Whoever works with websites, apps or whatever-user-interface, sooner or later runs into the concept of usability, “[…] the ease of use and learnability of a human-made object […]” (Wikipedia).
Which shouldn’t come as a surprise, realizing how much harder it would be to navigate Wikipedia if text was indistinguishable from hyperlinks. Or how much less you’d be buying at Alibaba if the shopping cart went missing.
Let’s take an example from every day life: how every 100 milliseconds in load time brings down Amazon.com conversion by 1% (Website Optimization, Andrew B. King).
The power of usability is in a satisfied user. A user who hangs around on your site longer. Recommends your website to others. Subscribes to your newsletter. Who repeatedly comes back. In short, a satisfied customer.
Usability from the perspective of the user
This probably all sounds logical so far. But really putting yourself in the shoes of the average user is often easier said than done.
Especially for people working on a website on a daily basis. Like marketeers running campaigns continuously. Editors writing new articles every day. And employees frequently looking up information. The websites to most of these people is too simplistic. The design uninspiring. The information out-of-date.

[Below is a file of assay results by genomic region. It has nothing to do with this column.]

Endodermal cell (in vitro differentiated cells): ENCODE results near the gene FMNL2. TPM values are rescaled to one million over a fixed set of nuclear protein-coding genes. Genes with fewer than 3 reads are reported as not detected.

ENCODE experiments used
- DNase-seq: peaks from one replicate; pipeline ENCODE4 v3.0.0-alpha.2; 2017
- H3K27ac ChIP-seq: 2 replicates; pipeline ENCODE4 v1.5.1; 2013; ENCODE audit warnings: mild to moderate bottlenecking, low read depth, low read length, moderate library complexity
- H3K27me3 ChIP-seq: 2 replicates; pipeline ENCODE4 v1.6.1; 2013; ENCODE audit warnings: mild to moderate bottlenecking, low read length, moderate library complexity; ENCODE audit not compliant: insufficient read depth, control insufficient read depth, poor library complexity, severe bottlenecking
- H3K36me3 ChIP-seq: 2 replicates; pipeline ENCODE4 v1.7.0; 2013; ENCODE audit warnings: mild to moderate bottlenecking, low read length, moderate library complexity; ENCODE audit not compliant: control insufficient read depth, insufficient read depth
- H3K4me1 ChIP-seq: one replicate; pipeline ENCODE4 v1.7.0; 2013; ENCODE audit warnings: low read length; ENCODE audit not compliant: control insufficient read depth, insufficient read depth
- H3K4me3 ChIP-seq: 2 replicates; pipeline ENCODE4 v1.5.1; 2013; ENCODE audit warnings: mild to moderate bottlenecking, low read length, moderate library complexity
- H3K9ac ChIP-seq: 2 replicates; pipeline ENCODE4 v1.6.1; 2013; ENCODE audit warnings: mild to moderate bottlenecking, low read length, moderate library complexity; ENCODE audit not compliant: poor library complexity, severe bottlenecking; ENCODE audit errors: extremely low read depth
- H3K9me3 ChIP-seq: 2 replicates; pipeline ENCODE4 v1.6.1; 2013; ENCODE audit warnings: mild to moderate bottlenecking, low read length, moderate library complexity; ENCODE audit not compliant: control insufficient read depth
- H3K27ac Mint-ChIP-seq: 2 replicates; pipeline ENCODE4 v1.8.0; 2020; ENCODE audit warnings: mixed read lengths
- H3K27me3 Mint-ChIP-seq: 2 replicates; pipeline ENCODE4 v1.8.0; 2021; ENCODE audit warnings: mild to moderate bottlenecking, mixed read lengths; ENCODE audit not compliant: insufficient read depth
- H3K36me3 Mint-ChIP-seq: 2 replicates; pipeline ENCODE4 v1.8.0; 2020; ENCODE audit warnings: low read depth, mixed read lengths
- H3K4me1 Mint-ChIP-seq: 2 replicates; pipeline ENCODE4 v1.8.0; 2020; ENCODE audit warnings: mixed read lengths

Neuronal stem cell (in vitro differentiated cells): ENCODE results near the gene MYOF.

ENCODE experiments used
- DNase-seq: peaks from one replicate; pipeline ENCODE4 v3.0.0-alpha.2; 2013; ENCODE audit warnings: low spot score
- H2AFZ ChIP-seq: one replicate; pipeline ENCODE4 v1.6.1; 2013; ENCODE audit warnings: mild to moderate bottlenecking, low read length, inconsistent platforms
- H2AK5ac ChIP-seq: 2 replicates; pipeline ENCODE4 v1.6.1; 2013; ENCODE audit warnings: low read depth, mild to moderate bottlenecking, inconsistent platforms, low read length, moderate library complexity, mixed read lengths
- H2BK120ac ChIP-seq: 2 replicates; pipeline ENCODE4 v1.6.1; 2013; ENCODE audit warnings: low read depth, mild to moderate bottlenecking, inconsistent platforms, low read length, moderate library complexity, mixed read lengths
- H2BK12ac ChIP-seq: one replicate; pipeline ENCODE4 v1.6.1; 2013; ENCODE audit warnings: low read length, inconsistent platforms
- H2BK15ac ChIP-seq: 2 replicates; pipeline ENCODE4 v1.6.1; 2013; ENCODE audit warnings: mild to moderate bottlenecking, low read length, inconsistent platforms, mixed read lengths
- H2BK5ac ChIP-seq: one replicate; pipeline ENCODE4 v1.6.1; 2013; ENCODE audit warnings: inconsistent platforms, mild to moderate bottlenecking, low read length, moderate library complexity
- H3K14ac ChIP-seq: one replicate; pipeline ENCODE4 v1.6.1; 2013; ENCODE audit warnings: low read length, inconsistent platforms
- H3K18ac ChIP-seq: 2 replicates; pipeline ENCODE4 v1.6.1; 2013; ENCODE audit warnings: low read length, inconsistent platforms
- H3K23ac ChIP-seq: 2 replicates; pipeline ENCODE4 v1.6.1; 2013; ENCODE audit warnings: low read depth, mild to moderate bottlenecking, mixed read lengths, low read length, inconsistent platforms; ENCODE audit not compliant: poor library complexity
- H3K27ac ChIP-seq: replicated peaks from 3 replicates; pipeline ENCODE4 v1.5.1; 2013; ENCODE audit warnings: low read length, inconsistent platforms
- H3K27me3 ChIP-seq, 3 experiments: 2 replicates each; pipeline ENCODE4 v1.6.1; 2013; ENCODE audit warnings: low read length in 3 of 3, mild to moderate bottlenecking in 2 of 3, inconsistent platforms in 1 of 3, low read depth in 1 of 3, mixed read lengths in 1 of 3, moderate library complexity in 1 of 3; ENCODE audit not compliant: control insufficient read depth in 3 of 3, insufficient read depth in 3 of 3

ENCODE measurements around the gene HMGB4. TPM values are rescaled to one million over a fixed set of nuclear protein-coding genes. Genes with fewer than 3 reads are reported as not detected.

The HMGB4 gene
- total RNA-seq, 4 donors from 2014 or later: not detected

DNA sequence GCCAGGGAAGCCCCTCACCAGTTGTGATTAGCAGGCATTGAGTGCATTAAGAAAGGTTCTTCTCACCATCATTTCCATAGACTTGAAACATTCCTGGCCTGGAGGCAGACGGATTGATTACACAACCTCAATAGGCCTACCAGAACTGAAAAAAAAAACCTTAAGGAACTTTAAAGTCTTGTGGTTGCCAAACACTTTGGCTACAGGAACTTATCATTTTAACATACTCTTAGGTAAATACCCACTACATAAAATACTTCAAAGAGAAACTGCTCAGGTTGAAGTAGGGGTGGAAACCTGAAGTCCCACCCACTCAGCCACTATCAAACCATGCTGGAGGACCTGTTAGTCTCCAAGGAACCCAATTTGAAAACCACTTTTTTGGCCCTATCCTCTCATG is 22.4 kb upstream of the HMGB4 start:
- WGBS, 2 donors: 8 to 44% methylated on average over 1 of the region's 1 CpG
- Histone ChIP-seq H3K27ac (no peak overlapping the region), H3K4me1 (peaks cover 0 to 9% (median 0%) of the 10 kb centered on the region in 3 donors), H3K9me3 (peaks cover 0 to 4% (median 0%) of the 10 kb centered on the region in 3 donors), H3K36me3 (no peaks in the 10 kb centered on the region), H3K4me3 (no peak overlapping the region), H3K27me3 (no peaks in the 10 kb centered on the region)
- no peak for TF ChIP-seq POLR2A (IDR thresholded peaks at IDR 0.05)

Try it for yourself and stare at the same website for one week, hours a day. The same text, the same images, the same navigation. You’ll soon realize where the need for change comes from.
But are they really your average users?
You can easily find the answer in your visitor statistics. The percentage of first time visits* in the past month is considerable. In some cases even up to 90%!
Users who see the website for the very first time. Maybe for a few minutes. Who don’t know the design. Who don’t know the navigation. Or maybe visited once before and cleared their cookies. Who have a mild sense of recognition of the current website. And enjoy that feeling. To not have to learn anew how a website works.
People just want to get in, get their stuff done, and get out. They don’t want to learn. (Useit.com)
Be the average user
The solution? Forget what you think you know and test it! Be the average user and try to do step-by-step what you think your visitors are there to do. Ask a colleague. Ask a friend or a family member.
- What works well?
- What works less well?
- What works as expected?
- What annoys them?
Every test is better than no test and offers a wealth of information. To further fine tune your site to your real visitors. To turn potential and existing customers into satisfied customers.
Besides asking people close to you, there is also plenty of online experiment software out there. Even free tools, like Analytics Content Experiments (integrated in Google Analytics) and Google Optimize.
* in Google Analytics under Audience > Behavior > New vs Returning